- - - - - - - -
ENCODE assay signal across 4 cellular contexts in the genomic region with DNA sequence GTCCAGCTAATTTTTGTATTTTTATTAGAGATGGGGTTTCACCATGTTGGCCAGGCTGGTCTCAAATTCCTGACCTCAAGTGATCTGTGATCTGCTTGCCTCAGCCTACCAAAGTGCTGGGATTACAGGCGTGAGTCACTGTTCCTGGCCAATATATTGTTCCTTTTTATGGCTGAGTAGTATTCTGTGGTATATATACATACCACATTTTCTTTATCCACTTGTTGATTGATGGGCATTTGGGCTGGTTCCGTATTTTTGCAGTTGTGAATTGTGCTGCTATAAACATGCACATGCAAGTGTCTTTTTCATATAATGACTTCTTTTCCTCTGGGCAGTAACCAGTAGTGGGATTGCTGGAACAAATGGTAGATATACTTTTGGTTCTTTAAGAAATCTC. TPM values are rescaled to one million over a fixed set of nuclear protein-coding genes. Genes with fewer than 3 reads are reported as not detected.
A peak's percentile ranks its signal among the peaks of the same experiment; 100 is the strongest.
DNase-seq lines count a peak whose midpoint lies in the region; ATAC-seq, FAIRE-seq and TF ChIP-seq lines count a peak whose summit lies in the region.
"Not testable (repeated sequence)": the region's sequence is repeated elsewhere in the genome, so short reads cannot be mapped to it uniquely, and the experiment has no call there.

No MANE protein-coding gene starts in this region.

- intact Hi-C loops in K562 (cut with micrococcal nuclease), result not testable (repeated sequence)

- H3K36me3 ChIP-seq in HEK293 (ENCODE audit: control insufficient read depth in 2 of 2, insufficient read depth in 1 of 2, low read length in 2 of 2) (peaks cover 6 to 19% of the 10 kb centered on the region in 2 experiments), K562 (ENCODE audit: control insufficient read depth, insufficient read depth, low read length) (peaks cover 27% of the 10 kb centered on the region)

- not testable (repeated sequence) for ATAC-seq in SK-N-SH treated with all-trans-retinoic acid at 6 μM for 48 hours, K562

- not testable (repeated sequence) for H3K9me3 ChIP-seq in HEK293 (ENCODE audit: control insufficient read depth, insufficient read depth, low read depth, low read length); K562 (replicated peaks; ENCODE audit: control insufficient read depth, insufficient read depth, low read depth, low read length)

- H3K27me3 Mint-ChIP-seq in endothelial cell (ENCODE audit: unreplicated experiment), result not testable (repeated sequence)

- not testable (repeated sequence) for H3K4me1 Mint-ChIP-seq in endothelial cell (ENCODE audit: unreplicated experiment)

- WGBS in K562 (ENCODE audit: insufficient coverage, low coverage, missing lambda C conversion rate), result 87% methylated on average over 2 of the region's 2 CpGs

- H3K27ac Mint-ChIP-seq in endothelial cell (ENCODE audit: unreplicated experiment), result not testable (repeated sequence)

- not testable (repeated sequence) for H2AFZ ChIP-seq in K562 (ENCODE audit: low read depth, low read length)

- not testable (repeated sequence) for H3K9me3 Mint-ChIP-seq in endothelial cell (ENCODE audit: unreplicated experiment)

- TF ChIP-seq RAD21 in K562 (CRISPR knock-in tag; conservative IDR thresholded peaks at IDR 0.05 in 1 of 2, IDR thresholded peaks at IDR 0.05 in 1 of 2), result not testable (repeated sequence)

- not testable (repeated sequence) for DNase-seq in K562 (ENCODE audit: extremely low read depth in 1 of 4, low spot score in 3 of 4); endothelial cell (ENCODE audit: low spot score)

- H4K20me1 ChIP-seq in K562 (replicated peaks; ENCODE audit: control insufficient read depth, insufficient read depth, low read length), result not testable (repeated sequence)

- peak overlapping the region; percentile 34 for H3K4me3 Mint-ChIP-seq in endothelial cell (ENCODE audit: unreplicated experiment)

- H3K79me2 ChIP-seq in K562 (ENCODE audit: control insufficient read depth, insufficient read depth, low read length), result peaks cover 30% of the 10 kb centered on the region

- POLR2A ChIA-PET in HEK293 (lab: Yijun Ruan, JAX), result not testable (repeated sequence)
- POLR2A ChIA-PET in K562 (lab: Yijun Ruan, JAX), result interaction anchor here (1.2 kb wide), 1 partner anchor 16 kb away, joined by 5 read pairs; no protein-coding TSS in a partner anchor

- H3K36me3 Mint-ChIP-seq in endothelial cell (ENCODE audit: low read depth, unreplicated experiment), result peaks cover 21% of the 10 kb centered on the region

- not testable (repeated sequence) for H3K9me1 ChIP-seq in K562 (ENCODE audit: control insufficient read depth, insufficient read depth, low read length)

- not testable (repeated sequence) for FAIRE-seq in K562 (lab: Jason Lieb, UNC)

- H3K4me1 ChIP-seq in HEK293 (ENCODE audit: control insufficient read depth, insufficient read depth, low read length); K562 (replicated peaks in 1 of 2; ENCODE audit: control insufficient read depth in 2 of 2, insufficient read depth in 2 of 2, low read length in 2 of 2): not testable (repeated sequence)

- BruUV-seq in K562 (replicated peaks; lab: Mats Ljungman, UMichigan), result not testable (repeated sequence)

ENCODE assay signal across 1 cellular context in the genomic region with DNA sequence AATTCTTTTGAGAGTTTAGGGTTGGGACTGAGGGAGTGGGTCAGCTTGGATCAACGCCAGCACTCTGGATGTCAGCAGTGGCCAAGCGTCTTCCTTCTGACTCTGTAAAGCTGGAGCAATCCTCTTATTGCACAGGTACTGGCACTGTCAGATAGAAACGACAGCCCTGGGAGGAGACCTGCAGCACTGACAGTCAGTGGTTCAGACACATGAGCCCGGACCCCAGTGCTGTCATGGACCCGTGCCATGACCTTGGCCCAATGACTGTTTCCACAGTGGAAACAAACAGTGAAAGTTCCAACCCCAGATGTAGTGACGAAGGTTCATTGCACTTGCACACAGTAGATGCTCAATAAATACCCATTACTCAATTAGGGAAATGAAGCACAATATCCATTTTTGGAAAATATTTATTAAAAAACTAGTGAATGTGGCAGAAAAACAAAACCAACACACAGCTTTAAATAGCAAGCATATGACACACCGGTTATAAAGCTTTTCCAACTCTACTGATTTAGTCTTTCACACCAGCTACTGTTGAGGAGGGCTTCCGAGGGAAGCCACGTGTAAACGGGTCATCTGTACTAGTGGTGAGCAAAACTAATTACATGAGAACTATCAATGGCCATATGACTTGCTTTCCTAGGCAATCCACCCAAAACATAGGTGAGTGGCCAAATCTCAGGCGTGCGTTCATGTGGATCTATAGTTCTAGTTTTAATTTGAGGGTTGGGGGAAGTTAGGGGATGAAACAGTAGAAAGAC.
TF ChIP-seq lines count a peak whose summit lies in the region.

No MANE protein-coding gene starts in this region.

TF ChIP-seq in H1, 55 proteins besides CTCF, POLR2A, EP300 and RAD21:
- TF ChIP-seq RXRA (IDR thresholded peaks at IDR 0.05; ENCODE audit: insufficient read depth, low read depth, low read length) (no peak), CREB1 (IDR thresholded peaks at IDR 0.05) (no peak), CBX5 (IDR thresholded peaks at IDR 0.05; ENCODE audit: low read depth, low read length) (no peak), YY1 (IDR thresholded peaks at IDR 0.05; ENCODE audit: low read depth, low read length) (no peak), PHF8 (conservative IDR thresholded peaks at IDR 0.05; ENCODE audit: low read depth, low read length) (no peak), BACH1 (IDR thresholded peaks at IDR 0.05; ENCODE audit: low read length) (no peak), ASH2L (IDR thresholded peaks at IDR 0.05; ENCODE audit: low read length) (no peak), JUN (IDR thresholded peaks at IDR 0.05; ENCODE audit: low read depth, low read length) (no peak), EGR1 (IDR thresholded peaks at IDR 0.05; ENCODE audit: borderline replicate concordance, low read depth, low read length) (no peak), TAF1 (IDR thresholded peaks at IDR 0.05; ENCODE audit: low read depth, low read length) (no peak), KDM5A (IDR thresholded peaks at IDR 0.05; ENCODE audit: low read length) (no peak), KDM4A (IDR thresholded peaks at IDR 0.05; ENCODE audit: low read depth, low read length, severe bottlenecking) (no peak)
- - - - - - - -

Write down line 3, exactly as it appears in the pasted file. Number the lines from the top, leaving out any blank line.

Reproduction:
DNase-seq lines count a peak whose midpoint lies in the region; ATAC-seq, FAIRE-seq and TF ChIP-seq lines count a peak whose summit lies in the region.